Alabama-based Kimber is donating 9mm pistols and .308 Winchester-caliber rifles to the Ukrainian Ministry of Defense.
The company announced on Wednesday it is inspired by the courage of the Ukrainian people in their struggle against an ongoing military invasion from neighboring Russia and is ready to help.
“The people of Ukraine are enduring tremendous hardships and are in need of support from around the world,” said Leslie Edelman, Kimber owner and CEO.
In terms of support, Edelman says Kimber is sending 200 R7 Mako 9mm subcompact pistols (my current EDC for the past several months), 10 Advanced Tactical rifles in .308 Win., and 10 bolt-action rifles in .308 Win. Each rifle will include two magazines and a replacement firing pin assembly while the Makos will ship with 800 extra 13-round magazines.
While shipping such pistols to a modern European combat zone seems curious at first, handguns are in common use as sidearms for officers, specialists, pilots, and heavy weapons operators.
Of note, the Mako is roughly comparable in size to the PM Makarov, long a standard pistol in Eastern European service, while offering a higher magazine capacity and a more effective cartridge.
Adrian Kellgren, director of industrial production at KelTec– and son of the company’s legendary founder, George Kellgren– told local media the company was recently left with a $200,000 order for SUB2000 carbines. The original order, to a longtime vendor in the Black Sea Ukrainian port city of Odesa, was unpaid for, and the vendor was unable to be contacted.
The 400 9mm carbines had been ordered last year, but by the time the red tape cleared the client was unable to accept them and Ukraine is now fighting off a Russian invasion– with enemy troops closing in on Odesa. The solution hit on by Kellgren was to donate the guns to the Ukrainian government to aid in the resistance to the invasion.
Introduced in 2001, the KelTec SUB2000 9mm pistol-caliber carbine is now in its second generation. Lightweight at just 4-pounds while still retaining a 16.1-inch barrel, it folds in half for easy storage and transport, able to be carried in a pack.
The SUB2000, while not a frontline weapon by any means, can for example fill a role with static defense/home guard-style units posted at local infrastructure to keep an eye out for sabotage, or in guarding POWs, of which there seems to be an increasing amount.
As a former professional soldier in my own country’s NATO army, I found myself embroiled in the conflict in Ukraine by my own choice in late July, 2014. While technically I was a “volunteer,” I viewed myself as a professional soldier serving in a foreign country’s armed forces. Far from trying to make this some kind of dramatic personal narrative, I will attempt to portray a picture of the Russian soldier from my own limited point of view—that of an opponent.
At this point, I’d like to sidetrack a bit so as to make some things more clear to the reader. The Ukrainian “volunteer battalions” should not be seen as militias or irregulars, but rather as a sort of “Rough Riders”-style unit, a unit formed by volunteers, yet armed and supplied by the Army and subjected to the regular command structure, having normal combat duties at the front line. The foreign volunteers themselves, again, should not be seen as the like of all these colorful characters that join the Marxist and Arab irregular militias in the Middle East, but rather like the Swedish volunteers during the Winter War, integrated normally within their unit and most of the time taking up a front-line role either in operations or training. The opposing forces can be divided easily in two parts: the bandits who initiated the rebellion and the Russian regulars who intervened later that same year.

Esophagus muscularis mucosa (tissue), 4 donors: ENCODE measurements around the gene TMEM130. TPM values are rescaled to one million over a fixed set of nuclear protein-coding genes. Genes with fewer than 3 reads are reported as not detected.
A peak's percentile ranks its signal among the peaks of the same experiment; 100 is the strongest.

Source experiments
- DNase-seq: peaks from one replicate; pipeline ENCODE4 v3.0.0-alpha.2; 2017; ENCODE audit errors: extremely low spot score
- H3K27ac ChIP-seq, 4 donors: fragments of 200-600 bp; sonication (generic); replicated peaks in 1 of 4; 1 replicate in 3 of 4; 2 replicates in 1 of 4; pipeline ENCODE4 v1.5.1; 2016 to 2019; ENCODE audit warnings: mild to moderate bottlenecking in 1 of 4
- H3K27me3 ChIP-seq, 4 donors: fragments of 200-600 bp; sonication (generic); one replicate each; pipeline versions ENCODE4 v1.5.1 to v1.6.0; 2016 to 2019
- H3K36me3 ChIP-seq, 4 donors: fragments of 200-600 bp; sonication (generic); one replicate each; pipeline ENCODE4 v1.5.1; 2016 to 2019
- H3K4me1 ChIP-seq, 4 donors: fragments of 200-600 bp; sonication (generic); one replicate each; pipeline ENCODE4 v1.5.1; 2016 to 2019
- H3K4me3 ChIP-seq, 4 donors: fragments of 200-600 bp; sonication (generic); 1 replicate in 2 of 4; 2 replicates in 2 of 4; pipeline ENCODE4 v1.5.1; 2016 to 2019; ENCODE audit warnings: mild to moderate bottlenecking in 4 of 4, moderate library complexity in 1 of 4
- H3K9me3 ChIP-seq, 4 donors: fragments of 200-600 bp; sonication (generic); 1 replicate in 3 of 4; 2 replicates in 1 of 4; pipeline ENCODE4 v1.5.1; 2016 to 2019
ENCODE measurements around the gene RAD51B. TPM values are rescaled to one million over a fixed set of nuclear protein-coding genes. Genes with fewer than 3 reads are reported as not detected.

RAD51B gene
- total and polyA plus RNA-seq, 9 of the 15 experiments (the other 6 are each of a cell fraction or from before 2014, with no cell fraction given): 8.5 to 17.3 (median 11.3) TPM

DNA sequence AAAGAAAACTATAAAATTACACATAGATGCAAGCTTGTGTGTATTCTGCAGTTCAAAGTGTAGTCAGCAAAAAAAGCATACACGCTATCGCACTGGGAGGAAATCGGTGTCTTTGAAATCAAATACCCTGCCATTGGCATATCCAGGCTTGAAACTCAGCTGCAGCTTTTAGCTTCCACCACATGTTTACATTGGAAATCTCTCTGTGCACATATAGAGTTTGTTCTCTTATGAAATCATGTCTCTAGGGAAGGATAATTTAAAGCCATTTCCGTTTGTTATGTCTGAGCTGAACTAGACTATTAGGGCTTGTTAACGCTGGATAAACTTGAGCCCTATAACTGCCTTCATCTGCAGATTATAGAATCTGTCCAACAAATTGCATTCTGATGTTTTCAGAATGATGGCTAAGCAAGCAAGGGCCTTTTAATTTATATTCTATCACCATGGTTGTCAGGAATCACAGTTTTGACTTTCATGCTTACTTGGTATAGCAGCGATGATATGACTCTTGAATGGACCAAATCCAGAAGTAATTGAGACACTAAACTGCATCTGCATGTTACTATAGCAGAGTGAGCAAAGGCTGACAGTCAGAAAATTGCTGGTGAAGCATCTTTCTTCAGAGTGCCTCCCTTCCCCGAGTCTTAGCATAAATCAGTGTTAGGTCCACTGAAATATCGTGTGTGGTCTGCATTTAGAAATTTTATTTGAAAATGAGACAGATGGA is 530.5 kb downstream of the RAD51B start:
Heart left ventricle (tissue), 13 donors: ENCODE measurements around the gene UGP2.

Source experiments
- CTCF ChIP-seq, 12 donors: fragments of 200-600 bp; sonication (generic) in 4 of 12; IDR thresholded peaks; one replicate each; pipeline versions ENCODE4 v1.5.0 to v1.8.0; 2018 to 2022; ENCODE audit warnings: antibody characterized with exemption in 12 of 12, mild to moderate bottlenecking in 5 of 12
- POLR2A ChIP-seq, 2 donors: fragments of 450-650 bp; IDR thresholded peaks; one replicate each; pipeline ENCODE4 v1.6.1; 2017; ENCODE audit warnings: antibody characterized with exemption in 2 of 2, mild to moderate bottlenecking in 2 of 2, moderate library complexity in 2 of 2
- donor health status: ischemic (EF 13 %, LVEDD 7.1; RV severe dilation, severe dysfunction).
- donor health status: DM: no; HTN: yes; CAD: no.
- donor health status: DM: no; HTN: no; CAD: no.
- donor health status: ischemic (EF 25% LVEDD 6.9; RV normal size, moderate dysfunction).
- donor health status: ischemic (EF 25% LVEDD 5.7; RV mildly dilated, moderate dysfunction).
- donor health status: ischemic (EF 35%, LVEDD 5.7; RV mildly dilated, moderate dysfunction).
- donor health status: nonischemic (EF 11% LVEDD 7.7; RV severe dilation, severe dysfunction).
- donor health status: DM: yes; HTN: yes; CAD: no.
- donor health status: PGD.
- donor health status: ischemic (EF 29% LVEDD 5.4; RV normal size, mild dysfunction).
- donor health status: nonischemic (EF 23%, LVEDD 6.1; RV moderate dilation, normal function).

The bandits, no matter what the pro-Western propaganda claims, were not mercenaries or Russian regulars posing as rebels. Many Russian nationals flocked to their banner from the onset of the rebellion out of pure patriotism. Of course there were exceptions, but these were just that—exceptions. That doesn’t mean that Russian military advisors or SOF units didn’t directly aid them in the beginning of the conflict. The military effectiveness of said bandit militias was horrendous.
Tiny Estonia, who share a long and increasingly tense border with Russia, uses a force of volunteer unpaid citizens– equipped with their own military arms– to hold the line.
The Estonian Defense League, a militia independent from the government, is made up of over 15,000 members, making it several times larger than the 6,500-member official Estonian Defense Forces.
Stationed in every part of the country the League is ready at a moment’s notice to sally out and repel possible invasion from unnamed neighbors. It’s the largest military force in the region and members vow to put up more of a fight than they did when the Soviet Union took over the county in 1940 and remained for decades.
Earlier this summer Vice News spent some time in-depth with not only the minutemen of the League but also those on both sides of Estonian politics and the above video shows some interesting footage of their training and doctrine.
The firepower shown is impressive, showing some sweet shots of donated German HK G3s and MG3s, old-school Chevy K5s that likely came from the U.S., a sweet 1950s-era Bofors Pvpj 1110 90 mm recoilless rifle, a smoking hot M240/FN Mag, some IMI Galils, a sprinkling of 84mm Carl Gustavs and at least one BTR-80 armored personnel carrier.
It seems Estonia is very down with the concept of civilian use of military-style arms.
Sure, Estonia has no illusions about stopping an all-out Russian incursion, but they just have to slow it down enough to allow fellow NATO members to apply action or rush reinforcements to the region and they plan to do so by putting a rifle behind every blade of grass.
“If Russia knows that attacking Estonia is not a walk in the park, maybe Russia will think twice,” says a commander.
Speaking of which, check out a recent NATO exercise with the League as part of Operation Hurricane in the video below.
With so much firepower at the hands of your everyday civilian, its hard to sell the prospect of being a member of the League because you want to hunt ducks.
But then again, back here in the states we know that Washington didn’t cross the Delaware to get to a duck blind.
The issue has been discussed during a meeting of the NATO-Russia Council in Brussels.
“We decided to install standard NATO navigation and communications systems on our warships,” Makarov said.
NATO warships have been patrolling the pirate-infested waters off the Somali coast since 2008, as part of Operation Ocean Shield. NATO has recently extended its mission in the Gulf of Aden and adjacent areas until 2014.
Russia joined the international anti-piracy mission in the region in 2008. Russian warships have successfully escorted more than 130 commercial vessels from various countries since then.
Task forces from the Russian Navy, usually led by Udaloy class destroyers, operate in the area on a rotating basis.
A task force from Russia’s Northern Fleet, led by the Udaloy class destroyer Vice Admiral Kulakov, will arrive in the Gulf of Aden in the beginning of May to join the anti-piracy mission.